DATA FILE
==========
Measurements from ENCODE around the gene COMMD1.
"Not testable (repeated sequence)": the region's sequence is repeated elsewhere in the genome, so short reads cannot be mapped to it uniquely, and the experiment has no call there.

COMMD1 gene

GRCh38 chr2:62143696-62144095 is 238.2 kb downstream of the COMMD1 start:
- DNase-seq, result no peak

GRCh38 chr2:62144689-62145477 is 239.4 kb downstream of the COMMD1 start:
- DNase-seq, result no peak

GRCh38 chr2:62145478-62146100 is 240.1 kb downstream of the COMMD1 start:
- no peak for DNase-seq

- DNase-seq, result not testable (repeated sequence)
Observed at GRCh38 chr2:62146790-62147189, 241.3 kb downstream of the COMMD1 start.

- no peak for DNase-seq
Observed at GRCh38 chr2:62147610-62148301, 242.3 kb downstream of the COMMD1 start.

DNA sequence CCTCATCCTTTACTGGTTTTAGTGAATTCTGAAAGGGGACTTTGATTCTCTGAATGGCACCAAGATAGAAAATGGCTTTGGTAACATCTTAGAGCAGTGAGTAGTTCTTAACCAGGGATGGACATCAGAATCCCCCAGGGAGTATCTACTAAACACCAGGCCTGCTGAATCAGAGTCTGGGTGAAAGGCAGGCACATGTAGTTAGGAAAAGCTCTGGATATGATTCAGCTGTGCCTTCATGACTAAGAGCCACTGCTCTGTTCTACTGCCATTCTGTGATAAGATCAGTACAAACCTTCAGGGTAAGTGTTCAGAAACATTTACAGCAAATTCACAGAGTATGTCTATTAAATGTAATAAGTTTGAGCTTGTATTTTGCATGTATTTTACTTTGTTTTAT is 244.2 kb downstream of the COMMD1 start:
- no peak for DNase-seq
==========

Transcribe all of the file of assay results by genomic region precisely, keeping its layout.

Measurements from ENCODE around the gene COMMD1.
"Not testable (repeated sequence)": the region's sequence is repeated elsewhere in the genome, so short reads cannot be mapped to it uniquely, and the experiment has no call there.

COMMD1 gene

GRCh38 chr2:62143696-62144095 is 238.2 kb downstream of the COMMD1 start:
- DNase-seq, result no peak

GRCh38 chr2:62144689-62145477 is 239.4 kb downstream of the COMMD1 start:
- DNase-seq, result no peak

GRCh38 chr2:62145478-62146100 is 240.1 kb downstream of the COMMD1 start:
- no peak for DNase-seq

- DNase-seq, result not testable (repeated sequence)
Observed at GRCh38 chr2:62146790-62147189, 241.3 kb downstream of the COMMD1 start.

- no peak for DNase-seq
Observed at GRCh38 chr2:62147610-62148301, 242.3 kb downstream of the COMMD1 start.

DNA sequence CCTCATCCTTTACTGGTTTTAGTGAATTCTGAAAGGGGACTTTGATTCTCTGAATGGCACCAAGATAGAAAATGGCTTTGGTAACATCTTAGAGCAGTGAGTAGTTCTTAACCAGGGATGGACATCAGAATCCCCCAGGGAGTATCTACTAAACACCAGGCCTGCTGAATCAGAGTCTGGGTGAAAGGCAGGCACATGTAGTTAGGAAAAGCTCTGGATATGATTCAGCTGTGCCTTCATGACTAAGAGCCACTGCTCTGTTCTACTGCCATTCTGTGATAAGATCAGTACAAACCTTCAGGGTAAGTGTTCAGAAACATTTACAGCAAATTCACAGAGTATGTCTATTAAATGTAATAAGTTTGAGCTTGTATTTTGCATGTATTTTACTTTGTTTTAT is 244.2 kb downstream of the COMMD1 start:
- no peak for DNase-seq